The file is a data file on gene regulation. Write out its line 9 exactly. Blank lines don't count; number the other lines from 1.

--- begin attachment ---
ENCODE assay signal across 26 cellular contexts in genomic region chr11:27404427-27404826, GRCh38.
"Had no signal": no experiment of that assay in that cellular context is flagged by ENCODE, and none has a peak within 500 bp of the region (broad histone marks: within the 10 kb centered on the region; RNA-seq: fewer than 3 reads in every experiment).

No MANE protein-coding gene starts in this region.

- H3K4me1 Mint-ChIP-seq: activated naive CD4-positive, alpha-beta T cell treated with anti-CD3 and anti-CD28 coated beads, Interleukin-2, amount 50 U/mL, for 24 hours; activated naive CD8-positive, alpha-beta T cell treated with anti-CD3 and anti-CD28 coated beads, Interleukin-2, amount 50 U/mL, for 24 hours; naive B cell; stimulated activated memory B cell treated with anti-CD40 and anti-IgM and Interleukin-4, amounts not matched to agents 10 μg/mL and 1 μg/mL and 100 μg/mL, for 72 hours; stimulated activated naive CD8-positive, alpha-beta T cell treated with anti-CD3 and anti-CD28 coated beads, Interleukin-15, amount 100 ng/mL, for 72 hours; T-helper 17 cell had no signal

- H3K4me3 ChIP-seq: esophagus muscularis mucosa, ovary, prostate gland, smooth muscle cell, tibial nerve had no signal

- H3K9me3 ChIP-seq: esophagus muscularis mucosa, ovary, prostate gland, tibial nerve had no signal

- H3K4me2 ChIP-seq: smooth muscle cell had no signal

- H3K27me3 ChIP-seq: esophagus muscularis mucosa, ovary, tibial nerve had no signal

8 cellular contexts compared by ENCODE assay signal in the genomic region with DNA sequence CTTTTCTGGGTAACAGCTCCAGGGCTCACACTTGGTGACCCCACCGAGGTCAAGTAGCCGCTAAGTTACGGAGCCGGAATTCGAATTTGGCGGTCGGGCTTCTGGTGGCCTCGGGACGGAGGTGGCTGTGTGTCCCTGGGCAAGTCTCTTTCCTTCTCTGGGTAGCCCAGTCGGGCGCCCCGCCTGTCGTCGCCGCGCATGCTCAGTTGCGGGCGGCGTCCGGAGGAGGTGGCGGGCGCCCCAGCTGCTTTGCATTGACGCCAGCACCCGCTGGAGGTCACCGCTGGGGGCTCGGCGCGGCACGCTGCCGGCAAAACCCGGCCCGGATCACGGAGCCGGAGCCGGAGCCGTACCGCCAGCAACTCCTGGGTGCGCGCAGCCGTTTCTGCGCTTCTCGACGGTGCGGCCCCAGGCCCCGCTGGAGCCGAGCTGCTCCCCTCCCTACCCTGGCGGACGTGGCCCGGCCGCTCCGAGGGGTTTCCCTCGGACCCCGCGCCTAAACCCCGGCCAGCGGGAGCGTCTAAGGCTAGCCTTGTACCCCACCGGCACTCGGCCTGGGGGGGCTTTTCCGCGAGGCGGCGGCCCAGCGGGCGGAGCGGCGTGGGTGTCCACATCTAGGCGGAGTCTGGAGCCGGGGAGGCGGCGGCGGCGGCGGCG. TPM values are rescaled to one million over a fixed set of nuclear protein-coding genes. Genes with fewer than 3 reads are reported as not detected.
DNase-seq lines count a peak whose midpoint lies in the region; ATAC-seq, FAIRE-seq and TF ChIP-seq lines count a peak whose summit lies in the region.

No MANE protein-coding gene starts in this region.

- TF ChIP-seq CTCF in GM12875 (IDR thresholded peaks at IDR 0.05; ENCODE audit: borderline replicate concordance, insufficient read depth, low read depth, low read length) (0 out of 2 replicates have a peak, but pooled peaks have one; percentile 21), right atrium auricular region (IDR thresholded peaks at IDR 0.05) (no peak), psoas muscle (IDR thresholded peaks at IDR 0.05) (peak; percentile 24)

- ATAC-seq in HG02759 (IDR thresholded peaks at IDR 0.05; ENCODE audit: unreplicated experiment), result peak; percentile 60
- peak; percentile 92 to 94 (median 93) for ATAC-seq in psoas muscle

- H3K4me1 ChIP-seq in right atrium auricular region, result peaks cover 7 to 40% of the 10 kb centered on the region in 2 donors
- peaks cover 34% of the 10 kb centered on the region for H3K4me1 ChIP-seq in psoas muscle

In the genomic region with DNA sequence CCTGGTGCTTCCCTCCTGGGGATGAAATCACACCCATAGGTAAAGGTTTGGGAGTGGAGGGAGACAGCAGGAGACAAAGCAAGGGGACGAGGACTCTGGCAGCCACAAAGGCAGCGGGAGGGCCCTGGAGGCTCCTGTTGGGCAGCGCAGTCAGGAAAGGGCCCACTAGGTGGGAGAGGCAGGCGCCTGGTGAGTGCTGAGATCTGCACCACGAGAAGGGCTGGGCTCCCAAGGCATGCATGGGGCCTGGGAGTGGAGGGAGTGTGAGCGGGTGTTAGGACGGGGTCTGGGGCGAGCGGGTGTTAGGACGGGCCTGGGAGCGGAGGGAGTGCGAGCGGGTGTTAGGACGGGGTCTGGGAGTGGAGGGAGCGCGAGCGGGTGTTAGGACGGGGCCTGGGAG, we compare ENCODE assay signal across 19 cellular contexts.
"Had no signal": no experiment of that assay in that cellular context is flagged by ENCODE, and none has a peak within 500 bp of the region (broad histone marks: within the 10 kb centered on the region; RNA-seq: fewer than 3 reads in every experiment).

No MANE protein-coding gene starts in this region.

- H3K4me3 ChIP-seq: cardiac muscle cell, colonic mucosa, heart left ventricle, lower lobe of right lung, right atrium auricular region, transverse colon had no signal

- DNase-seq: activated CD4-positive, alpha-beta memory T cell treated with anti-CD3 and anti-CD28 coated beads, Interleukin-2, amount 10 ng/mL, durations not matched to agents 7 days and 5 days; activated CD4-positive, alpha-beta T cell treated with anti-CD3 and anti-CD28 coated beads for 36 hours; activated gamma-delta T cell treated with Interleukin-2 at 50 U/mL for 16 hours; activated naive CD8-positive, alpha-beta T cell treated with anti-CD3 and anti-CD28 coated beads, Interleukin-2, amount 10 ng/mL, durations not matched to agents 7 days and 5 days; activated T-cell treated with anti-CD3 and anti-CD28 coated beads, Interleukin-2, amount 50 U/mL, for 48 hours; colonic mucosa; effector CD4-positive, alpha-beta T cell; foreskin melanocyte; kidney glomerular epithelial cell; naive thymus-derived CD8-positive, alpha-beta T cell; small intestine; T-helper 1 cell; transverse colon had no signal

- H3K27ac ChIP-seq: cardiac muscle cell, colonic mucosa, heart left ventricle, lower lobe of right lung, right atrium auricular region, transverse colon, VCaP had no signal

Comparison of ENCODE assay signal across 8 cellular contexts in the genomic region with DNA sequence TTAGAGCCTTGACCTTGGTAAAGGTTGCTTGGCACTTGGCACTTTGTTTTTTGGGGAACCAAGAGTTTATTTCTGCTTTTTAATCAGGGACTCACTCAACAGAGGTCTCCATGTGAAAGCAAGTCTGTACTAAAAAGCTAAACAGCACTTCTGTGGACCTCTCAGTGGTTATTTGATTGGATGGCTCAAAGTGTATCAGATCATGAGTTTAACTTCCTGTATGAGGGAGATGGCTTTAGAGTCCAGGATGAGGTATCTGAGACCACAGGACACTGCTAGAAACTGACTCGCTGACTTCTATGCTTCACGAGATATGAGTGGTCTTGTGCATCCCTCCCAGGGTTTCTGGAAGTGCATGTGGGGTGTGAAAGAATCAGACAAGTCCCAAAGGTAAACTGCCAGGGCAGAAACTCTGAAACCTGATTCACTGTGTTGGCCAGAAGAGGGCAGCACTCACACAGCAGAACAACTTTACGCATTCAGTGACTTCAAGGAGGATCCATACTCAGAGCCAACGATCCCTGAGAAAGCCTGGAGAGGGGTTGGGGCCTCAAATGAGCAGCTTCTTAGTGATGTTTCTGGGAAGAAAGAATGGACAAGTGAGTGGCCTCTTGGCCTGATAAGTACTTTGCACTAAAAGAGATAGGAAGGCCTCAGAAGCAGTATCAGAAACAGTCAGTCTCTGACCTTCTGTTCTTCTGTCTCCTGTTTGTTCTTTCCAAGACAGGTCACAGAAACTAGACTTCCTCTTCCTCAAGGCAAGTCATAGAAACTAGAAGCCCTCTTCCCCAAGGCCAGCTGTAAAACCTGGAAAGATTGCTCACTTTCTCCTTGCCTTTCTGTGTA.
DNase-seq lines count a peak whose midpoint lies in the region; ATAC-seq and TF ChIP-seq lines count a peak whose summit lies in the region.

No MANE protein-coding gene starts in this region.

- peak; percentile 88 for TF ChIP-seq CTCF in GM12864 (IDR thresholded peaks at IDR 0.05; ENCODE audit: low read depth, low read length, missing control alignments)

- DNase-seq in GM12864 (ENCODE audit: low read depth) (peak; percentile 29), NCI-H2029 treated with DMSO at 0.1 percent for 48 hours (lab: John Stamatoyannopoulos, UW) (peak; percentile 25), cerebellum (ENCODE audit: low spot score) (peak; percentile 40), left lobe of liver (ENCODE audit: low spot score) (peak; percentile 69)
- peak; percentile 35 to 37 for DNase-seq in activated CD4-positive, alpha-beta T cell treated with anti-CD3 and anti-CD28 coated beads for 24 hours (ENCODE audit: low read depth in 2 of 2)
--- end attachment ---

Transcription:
8 cellular contexts compared by ENCODE assay signal in the genomic region with DNA sequence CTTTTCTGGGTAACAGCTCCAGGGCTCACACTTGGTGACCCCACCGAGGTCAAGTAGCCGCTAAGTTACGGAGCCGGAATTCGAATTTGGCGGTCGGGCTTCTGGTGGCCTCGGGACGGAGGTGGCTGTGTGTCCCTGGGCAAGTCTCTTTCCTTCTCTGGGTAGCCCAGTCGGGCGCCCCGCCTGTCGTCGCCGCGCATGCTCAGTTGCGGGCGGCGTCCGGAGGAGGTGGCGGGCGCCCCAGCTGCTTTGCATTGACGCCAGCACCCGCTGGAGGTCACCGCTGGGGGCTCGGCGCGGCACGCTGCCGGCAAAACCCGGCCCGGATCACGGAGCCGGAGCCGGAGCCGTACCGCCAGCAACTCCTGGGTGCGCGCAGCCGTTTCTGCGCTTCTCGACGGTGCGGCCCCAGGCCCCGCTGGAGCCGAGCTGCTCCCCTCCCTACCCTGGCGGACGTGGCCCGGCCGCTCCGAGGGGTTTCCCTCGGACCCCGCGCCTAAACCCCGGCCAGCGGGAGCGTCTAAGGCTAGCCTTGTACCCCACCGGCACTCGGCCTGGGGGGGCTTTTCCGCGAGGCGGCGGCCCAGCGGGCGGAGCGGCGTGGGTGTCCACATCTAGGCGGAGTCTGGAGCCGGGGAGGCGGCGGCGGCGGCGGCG. TPM values are rescaled to one million over a fixed set of nuclear protein-coding genes. Genes with fewer than 3 reads are reported as not detected.